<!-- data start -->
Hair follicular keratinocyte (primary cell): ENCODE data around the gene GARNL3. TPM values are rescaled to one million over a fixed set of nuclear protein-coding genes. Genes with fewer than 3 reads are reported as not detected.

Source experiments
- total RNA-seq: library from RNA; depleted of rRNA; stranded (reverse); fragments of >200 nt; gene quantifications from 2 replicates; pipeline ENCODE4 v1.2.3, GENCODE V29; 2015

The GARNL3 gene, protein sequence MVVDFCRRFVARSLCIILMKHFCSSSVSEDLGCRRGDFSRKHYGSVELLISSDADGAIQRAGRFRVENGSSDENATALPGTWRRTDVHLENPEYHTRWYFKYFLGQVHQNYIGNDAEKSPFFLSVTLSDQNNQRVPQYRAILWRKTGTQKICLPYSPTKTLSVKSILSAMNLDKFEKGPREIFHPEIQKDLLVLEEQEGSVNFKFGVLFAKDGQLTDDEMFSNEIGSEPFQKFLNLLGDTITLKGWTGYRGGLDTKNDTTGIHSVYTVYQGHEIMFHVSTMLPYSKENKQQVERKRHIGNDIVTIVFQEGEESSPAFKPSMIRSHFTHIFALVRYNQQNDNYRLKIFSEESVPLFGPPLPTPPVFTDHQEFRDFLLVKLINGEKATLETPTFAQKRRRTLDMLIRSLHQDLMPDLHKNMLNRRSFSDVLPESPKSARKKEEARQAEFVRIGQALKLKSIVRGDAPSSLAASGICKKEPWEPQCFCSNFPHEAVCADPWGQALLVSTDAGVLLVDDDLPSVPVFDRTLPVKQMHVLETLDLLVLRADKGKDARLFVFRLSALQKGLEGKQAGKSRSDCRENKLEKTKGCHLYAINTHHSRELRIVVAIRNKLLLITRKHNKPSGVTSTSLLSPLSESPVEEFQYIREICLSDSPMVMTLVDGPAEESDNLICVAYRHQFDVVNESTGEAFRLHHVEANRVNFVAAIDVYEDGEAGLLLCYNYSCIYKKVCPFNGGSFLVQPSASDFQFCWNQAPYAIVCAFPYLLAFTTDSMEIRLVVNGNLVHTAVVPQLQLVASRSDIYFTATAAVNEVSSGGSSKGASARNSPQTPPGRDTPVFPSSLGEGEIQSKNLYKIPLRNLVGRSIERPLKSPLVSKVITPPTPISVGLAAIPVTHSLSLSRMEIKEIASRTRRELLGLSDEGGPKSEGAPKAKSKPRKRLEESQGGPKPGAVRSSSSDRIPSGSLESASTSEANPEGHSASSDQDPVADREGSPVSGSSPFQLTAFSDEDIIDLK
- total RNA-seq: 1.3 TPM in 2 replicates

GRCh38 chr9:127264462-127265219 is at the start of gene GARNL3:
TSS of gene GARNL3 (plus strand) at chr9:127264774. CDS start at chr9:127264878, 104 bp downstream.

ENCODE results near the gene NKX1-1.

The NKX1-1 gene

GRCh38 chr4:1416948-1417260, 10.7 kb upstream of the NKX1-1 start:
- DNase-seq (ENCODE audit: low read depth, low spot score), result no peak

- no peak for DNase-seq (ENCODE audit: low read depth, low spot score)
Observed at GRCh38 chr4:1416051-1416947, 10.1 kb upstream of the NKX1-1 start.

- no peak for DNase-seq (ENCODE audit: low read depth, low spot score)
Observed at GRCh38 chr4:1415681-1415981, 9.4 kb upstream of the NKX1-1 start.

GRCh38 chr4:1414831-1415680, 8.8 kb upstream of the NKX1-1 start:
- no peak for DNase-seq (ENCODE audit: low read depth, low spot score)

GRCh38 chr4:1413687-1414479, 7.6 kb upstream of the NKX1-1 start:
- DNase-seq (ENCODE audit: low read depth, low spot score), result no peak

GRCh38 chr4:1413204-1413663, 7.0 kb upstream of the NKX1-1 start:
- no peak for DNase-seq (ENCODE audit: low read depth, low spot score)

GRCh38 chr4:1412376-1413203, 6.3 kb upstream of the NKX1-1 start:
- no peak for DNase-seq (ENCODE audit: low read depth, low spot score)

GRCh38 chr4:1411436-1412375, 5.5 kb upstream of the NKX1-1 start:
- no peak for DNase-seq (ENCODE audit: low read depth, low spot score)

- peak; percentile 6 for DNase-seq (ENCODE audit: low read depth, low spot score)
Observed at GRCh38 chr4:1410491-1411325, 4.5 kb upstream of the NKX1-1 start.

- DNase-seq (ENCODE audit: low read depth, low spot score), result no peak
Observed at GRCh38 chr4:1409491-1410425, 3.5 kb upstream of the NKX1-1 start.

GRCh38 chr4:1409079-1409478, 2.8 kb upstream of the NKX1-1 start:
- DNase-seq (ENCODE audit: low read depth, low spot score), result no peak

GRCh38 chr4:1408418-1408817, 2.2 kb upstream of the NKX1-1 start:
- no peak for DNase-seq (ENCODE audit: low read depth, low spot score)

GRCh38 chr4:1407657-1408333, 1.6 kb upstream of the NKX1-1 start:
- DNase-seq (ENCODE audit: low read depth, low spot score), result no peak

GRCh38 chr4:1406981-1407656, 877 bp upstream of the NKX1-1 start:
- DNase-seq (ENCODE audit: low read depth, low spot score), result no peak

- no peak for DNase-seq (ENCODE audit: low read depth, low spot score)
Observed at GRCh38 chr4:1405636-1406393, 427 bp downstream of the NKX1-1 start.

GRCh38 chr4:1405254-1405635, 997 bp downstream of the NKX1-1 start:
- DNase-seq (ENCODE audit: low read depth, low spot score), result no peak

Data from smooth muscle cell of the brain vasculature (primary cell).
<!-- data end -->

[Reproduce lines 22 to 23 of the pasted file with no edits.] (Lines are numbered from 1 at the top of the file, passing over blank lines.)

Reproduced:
GRCh38 chr4:1412376-1413203, 6.3 kb upstream of the NKX1-1 start:
- no peak for DNase-seq (ENCODE audit: low read depth, low spot score)